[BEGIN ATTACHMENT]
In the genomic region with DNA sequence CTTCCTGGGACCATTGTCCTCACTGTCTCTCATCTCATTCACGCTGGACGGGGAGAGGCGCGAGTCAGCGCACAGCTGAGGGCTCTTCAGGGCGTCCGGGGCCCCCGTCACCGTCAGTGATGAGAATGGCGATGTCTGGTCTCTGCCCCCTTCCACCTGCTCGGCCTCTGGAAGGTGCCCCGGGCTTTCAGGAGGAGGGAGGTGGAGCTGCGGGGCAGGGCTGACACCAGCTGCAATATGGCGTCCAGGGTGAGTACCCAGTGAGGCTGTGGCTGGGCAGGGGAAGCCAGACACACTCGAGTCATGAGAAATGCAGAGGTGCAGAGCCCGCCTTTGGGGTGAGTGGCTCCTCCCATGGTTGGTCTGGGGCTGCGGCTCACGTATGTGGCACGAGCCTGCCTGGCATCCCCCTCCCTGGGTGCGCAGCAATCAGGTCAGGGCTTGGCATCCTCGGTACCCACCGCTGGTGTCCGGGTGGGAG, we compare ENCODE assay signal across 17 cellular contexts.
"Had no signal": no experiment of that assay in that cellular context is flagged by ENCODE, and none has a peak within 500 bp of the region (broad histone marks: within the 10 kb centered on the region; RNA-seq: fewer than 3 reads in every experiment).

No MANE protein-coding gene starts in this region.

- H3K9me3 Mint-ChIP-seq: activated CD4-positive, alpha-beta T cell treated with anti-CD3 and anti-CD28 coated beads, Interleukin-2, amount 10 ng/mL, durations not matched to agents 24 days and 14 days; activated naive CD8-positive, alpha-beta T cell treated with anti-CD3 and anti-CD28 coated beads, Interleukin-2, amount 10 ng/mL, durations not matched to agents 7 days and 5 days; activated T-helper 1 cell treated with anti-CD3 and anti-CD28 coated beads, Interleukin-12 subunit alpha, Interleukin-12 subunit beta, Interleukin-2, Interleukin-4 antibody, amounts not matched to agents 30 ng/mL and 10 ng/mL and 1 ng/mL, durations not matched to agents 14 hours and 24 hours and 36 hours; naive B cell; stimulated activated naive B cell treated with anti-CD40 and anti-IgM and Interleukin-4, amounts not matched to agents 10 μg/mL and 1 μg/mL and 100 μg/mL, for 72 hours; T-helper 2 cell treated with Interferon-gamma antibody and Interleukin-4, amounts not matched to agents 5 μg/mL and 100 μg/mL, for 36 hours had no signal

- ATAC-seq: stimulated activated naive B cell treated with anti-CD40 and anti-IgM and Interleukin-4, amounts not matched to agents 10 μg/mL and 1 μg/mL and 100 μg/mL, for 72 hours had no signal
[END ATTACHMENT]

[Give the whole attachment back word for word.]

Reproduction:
In the genomic region with DNA sequence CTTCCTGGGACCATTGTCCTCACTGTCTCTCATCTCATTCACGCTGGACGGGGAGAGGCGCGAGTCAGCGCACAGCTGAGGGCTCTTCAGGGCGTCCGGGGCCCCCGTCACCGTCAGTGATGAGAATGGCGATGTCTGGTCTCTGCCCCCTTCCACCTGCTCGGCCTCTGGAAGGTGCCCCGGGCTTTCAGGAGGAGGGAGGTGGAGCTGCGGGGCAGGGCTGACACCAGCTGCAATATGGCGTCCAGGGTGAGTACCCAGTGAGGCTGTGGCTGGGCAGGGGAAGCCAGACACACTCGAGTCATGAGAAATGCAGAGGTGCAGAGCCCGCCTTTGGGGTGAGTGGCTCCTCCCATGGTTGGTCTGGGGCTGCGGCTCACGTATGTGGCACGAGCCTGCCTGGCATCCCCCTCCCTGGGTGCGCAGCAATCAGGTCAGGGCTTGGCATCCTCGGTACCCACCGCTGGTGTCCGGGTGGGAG, we compare ENCODE assay signal across 17 cellular contexts.
"Had no signal": no experiment of that assay in that cellular context is flagged by ENCODE, and none has a peak within 500 bp of the region (broad histone marks: within the 10 kb centered on the region; RNA-seq: fewer than 3 reads in every experiment).

No MANE protein-coding gene starts in this region.

- H3K9me3 Mint-ChIP-seq: activated CD4-positive, alpha-beta T cell treated with anti-CD3 and anti-CD28 coated beads, Interleukin-2, amount 10 ng/mL, durations not matched to agents 24 days and 14 days; activated naive CD8-positive, alpha-beta T cell treated with anti-CD3 and anti-CD28 coated beads, Interleukin-2, amount 10 ng/mL, durations not matched to agents 7 days and 5 days; activated T-helper 1 cell treated with anti-CD3 and anti-CD28 coated beads, Interleukin-12 subunit alpha, Interleukin-12 subunit beta, Interleukin-2, Interleukin-4 antibody, amounts not matched to agents 30 ng/mL and 10 ng/mL and 1 ng/mL, durations not matched to agents 14 hours and 24 hours and 36 hours; naive B cell; stimulated activated naive B cell treated with anti-CD40 and anti-IgM and Interleukin-4, amounts not matched to agents 10 μg/mL and 1 μg/mL and 100 μg/mL, for 72 hours; T-helper 2 cell treated with Interferon-gamma antibody and Interleukin-4, amounts not matched to agents 5 μg/mL and 100 μg/mL, for 36 hours had no signal

- ATAC-seq: stimulated activated naive B cell treated with anti-CD40 and anti-IgM and Interleukin-4, amounts not matched to agents 10 μg/mL and 1 μg/mL and 100 μg/mL, for 72 hours had no signal